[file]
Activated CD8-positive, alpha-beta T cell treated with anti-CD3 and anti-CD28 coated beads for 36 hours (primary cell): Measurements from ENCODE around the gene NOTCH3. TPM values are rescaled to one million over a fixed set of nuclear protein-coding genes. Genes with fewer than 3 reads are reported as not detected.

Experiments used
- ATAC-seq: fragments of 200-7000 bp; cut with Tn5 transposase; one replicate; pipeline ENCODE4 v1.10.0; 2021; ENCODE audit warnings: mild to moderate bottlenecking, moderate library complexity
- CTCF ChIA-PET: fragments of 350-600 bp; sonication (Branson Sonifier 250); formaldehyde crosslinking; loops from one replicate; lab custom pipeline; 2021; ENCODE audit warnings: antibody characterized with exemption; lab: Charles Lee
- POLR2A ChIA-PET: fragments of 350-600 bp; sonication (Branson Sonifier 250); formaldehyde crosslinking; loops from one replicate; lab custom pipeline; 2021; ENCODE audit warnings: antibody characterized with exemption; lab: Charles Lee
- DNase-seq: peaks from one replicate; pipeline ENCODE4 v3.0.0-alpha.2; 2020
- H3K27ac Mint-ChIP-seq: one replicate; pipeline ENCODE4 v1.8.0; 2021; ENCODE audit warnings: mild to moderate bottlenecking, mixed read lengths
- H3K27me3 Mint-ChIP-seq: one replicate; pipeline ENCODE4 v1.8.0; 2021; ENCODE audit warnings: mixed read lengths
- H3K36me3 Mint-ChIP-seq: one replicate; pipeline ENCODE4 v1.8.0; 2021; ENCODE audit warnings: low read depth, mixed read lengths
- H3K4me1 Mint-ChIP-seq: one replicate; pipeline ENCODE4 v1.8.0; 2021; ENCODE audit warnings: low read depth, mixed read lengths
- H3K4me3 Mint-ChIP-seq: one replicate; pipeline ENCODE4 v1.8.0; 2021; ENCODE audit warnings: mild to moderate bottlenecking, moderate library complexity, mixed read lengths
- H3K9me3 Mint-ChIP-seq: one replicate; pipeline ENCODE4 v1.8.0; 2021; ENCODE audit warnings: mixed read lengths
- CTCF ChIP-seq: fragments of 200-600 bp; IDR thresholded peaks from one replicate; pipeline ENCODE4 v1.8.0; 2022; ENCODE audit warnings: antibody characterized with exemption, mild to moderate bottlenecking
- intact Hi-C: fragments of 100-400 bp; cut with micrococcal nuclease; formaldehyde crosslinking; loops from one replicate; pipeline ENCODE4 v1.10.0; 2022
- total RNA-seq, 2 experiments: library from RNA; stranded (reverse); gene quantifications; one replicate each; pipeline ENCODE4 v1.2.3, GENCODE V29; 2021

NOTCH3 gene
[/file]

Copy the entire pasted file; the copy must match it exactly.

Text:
Activated CD8-positive, alpha-beta T cell treated with anti-CD3 and anti-CD28 coated beads for 36 hours (primary cell): Measurements from ENCODE around the gene NOTCH3. TPM values are rescaled to one million over a fixed set of nuclear protein-coding genes. Genes with fewer than 3 reads are reported as not detected.

Experiments used
- ATAC-seq: fragments of 200-7000 bp; cut with Tn5 transposase; one replicate; pipeline ENCODE4 v1.10.0; 2021; ENCODE audit warnings: mild to moderate bottlenecking, moderate library complexity
- CTCF ChIA-PET: fragments of 350-600 bp; sonication (Branson Sonifier 250); formaldehyde crosslinking; loops from one replicate; lab custom pipeline; 2021; ENCODE audit warnings: antibody characterized with exemption; lab: Charles Lee
- POLR2A ChIA-PET: fragments of 350-600 bp; sonication (Branson Sonifier 250); formaldehyde crosslinking; loops from one replicate; lab custom pipeline; 2021; ENCODE audit warnings: antibody characterized with exemption; lab: Charles Lee
- DNase-seq: peaks from one replicate; pipeline ENCODE4 v3.0.0-alpha.2; 2020
- H3K27ac Mint-ChIP-seq: one replicate; pipeline ENCODE4 v1.8.0; 2021; ENCODE audit warnings: mild to moderate bottlenecking, mixed read lengths
- H3K27me3 Mint-ChIP-seq: one replicate; pipeline ENCODE4 v1.8.0; 2021; ENCODE audit warnings: mixed read lengths
- H3K36me3 Mint-ChIP-seq: one replicate; pipeline ENCODE4 v1.8.0; 2021; ENCODE audit warnings: low read depth, mixed read lengths
- H3K4me1 Mint-ChIP-seq: one replicate; pipeline ENCODE4 v1.8.0; 2021; ENCODE audit warnings: low read depth, mixed read lengths
- H3K4me3 Mint-ChIP-seq: one replicate; pipeline ENCODE4 v1.8.0; 2021; ENCODE audit warnings: mild to moderate bottlenecking, moderate library complexity, mixed read lengths
- H3K9me3 Mint-ChIP-seq: one replicate; pipeline ENCODE4 v1.8.0; 2021; ENCODE audit warnings: mixed read lengths
- CTCF ChIP-seq: fragments of 200-600 bp; IDR thresholded peaks from one replicate; pipeline ENCODE4 v1.8.0; 2022; ENCODE audit warnings: antibody characterized with exemption, mild to moderate bottlenecking
- intact Hi-C: fragments of 100-400 bp; cut with micrococcal nuclease; formaldehyde crosslinking; loops from one replicate; pipeline ENCODE4 v1.10.0; 2022
- total RNA-seq, 2 experiments: library from RNA; stranded (reverse); gene quantifications; one replicate each; pipeline ENCODE4 v1.2.3, GENCODE V29; 2021

NOTCH3 gene